Success is a word that is discussed and thrown around a lot. In schools, teachers are focused on making sure students are successful. Businesses set and achieve goals in order to be successful. We are all interested in learning how to be successful in our careers, in our family life and in our social life. We can even learn how to be successful in our spiritual life. There are books, classes and even coaches who chronicle how to be successful.
Failure on the other hand is something to be avoided, isn't it? There is lip service given to learning from our mistakes, but do we really accept failure as a necessary part of the path to success? Do we dash head long into failure or try to skirt around it? In a recent article from Darren Hardy of Success magazine, he writes that some of the best advice he ever got on how to be successful, was to increase his rate of failure. He was told he should try to fail fast and often. Does this sound crazy to you? Does it make you nervous? It does me!
What are the benefits of failure?
- "I wasn't failing, I was learning how to succeed." This quote from Ted Turner reframes the experience of failure. Rather than looking at it as something to avoid, he approaches it as a learning opportunity. There is much to be gained from failure and not just how to avoid it next time. Sometimes there is opportunity in failure to begin again using the lessons learned.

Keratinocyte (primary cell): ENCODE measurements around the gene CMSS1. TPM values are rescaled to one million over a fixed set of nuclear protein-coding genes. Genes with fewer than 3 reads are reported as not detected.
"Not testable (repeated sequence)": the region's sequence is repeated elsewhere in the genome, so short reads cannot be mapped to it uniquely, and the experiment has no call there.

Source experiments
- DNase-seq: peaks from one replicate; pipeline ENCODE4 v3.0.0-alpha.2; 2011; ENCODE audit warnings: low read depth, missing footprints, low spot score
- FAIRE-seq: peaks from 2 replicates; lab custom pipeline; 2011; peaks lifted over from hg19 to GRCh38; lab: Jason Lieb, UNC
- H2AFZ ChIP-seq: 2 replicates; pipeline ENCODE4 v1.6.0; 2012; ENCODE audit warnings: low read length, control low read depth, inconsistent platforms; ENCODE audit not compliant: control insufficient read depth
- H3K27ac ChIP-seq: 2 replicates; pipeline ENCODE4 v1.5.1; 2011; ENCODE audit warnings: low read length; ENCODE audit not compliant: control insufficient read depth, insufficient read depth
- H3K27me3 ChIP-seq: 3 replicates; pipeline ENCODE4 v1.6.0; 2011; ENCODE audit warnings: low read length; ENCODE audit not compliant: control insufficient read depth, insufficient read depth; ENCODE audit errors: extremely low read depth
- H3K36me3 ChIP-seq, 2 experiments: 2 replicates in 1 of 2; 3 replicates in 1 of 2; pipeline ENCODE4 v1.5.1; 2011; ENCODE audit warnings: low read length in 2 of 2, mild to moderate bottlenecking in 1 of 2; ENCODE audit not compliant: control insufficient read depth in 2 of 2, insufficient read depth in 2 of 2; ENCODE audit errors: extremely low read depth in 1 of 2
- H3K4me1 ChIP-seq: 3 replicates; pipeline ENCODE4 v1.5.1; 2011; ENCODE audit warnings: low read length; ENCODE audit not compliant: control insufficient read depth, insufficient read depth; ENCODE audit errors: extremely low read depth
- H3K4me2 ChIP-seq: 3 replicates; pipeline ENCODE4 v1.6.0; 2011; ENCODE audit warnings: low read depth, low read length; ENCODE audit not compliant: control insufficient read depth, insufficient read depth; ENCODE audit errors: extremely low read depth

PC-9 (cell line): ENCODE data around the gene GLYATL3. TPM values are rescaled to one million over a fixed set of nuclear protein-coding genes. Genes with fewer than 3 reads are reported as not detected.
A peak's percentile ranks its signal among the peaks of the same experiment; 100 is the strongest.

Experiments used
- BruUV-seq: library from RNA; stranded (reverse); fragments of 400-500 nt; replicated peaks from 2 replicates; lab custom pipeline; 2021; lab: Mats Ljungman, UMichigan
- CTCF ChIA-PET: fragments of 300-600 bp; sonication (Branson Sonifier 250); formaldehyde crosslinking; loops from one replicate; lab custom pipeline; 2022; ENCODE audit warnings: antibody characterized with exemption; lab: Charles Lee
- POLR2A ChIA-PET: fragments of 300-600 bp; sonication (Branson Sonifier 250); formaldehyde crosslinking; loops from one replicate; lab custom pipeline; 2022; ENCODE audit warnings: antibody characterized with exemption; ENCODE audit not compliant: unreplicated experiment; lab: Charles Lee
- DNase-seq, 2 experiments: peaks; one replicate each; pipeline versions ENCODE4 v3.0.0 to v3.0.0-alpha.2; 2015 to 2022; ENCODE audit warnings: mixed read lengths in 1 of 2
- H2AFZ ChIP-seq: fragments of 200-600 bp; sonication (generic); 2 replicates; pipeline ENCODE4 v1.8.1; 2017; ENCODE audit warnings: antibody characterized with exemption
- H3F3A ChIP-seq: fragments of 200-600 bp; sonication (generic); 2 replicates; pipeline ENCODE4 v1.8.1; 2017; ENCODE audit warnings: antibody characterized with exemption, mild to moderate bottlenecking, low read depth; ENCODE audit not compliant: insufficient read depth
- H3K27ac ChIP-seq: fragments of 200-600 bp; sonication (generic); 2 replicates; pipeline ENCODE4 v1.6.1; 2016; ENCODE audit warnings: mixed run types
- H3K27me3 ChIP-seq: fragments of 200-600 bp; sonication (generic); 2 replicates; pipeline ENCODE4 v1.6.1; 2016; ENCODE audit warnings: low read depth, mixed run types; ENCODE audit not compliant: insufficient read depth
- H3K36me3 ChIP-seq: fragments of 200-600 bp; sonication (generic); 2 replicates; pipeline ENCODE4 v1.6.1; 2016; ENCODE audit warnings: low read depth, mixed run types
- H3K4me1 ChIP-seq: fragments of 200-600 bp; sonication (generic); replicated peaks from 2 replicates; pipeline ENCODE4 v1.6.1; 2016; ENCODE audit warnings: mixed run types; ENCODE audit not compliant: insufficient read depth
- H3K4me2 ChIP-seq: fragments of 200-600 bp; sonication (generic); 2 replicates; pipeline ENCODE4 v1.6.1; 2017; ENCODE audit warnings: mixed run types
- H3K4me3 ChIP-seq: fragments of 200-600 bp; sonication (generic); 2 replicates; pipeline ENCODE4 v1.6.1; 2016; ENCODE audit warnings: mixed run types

- "The key to success is massive failure... whoever can fail the most, the fastest and the biggest, wins." Tom Watson of IBM. How can this be true? Here is an example: Today when I stopped for gas, there were several sales people offering to spray some magic wax product on cars as a demonstration of it's amazing ability to clean off all kinds of stuff. Some of the sales people were standing around looking uncomfortable, but the one that approached me knew what he was doing. He wasn't pushy just helpful. He identified things on my car that needed cleaning and showed the benefits. He showed off the product. He made a sale. When you are selling, the more chances you take at failure, (in this case approaching people who may say no), the more chances you have that you will find the people who want to say yes. How many no's does it take to get to a yes? An average of seven, I've heard. If you approach failure as a necessary experience to get through to get to yes, it becomes something you want to seek out frequently.
- "The increase in volume, speed and size of my failure also increased the volume, speed and size of my success." Darren Hardy, publisher and founding editor of Success magazine. What if you set a goal for yourself, not of how many times you could succeed but of how many times you could fail? What if the magic wax salesman set a goal of.... maybe 25 no's in a day, or in a couple of hours? What if he met his goal? Don't you imagine that he would have also been the most successful of the sales team that day? Those other sales people who were standing around waiting for things to happen didn't hear any no's... they also didn't hear any yeses. He would have taken the most risks but he would have also reaped the most benefits. He would have heard, "No thanks" the most but I bet he would also have heard "Ok, I'll buy that" the most too. In the process, he would also have learned a lot about the best approaches to use and practiced them the most frequently.
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